August 28, 2020

Brief synthesis

Djenné, chief town of the Djenné Circle, located 130 km south-west of Mopti (the regional capital) and roughly 570 km north-east of Bamako (the national capital), is one of the oldest towns of sub-Saharan Africa.

The cultural property “Old Towns of Djenné” is a serial property comprising four archaeological sites, namely Djenné-Djeno, Hambarkétolo, Kaniana and Tonomba, along with the old fabric of the present town of Djenné covering an area of 48.5 ha and divided into ten districts.  The property is an ensemble that over many years has symbolised the typical African city.  It is also particularly representative of Islamic architecture in sub-Saharan Africa.

The property is characterised by the intensive and remarkable use of earth specifically in its architecture. The outstanding mosque of great monumental and religious value is an outstanding example of this. The town is renowned for its civic constructions, with the distinctive style of verticality and buttresses as well as the elegant monumental houses with intricate facades. 

Excavations carried out in 1977, 1981, 1996 and 1997, revealed an extraordinary page of human history dating back to the 3rd century B.C. They have brought to light an archaeological ensemble which bears witness to a pre-Islamic urban structure with a wealth of circular or rectangular constructions in djenné ferey and numerous archaeological remains(funerary jars, pottery, millstones, grinders, metal scoria etc.).

The property « Old Towns of Djenné » comprises the town of Djenné, characterised by a remarkable architecture and its urban fabric, of rare harmony, and four (4) archaeological sites bearing witness to a long-gone pre-Islamic civilization.

The property « Old Towns of Djenné » still retains the values which justified its outstanding universal value at its inscription on the UNESCO World Heritage List. First and foremost, the archaeological, historic, religious and architectural values should be mentioned.

Criterion (iii): Djenné-Djeno, along with Hambarketolo, Tonomba and Kaniana bears exceptional witness to the pre-Islamic civilizations on the inland Delta of the Niger. The discovery of many dwellings on the site of Djenné-Djeno (remains of traditional brick structures (djénné ferey), funerary jars) as well as a wealth of terra cotta artifacts and metal make this a major archaeological site for the study of the evolution of dwellings, industrial and craft techniques.

Criterion (iv): The ancient fabric of Djenné is an outstanding example of an architectural group of buildings illustrating a significant historic period. Influenced by Moroccan architecture (1591), and later marked by the Toucouleur Empire in 1862, the architecture of Djenné is characterized by its verticality, its buttresses punctuating the facades of the two-storey houses whose entrances are always given special attention.  The reconstruction of the Mosque (1906-1907) resulted in the creation of a monument representing local religious architecture.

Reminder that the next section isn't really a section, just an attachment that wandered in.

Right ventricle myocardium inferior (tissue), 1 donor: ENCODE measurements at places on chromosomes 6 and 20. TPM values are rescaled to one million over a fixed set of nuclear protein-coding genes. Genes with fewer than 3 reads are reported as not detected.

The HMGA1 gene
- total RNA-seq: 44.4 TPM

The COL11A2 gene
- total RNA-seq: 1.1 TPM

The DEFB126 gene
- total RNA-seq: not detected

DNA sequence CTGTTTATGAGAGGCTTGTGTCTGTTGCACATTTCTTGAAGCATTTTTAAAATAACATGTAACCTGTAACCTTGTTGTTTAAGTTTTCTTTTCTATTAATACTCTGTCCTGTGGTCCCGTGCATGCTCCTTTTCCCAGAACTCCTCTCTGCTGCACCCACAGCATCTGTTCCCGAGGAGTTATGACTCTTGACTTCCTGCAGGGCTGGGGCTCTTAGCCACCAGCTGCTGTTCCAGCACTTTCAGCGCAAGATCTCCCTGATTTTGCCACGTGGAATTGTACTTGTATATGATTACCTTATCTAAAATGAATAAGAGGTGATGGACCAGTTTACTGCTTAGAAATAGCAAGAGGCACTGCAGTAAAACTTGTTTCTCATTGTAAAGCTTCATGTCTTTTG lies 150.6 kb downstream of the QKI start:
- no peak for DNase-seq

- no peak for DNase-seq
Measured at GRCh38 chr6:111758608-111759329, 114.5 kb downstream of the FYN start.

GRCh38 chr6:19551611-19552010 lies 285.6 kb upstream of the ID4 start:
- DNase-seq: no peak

The vestiges of the four inscribed archaeological sites remain intact (pottery shards, funerary jars, remains of walls and circular or rectangular dwellings of traditional round mud bricks (djénné ferey), statuettes and mud bricks, metal scoria, millstones, grinders and Islamic burial grounds).  The marshes where the small islands are located ensure a relative physical integrity. However, these inscribed archaeological sites are vulnerable to very serious threats such as leaching, erosion and gullying by inclement weather and uncontrolled urbanization.

In addition to its prestigious mosque, Djenné still retains its elegant monumental houses of rigorous composition with façades sometimes decorated by a porch, and supporting pilasters with, in the centre, “the potige”, a decorative motif indicating the position of the front door.  This earthen architecture, one of the criteria for inscription of the property on the World Heritage List, has for several decades undergone modifications altering its aesthetic values, for example:

  • the introduction of modern materials, namely cement, fired bricks and metal doors and windows;
  • the disappearance of decorative features on the façades, characteristic of the earthen architecture of Djenné.


The authenticity of the site, in particular the inscribed ancient fabric, is testified by the use of little-modified construction materials: earth is the overall privileged material. The transmission of construction techniques is entrusted to the Barey Corporation, stone masons from generation to generation.

Finally, through spirit, wisdom, welcome and the Great Mosque, Djenné is and remains the “pious town”.

Source: whc.unesco.org

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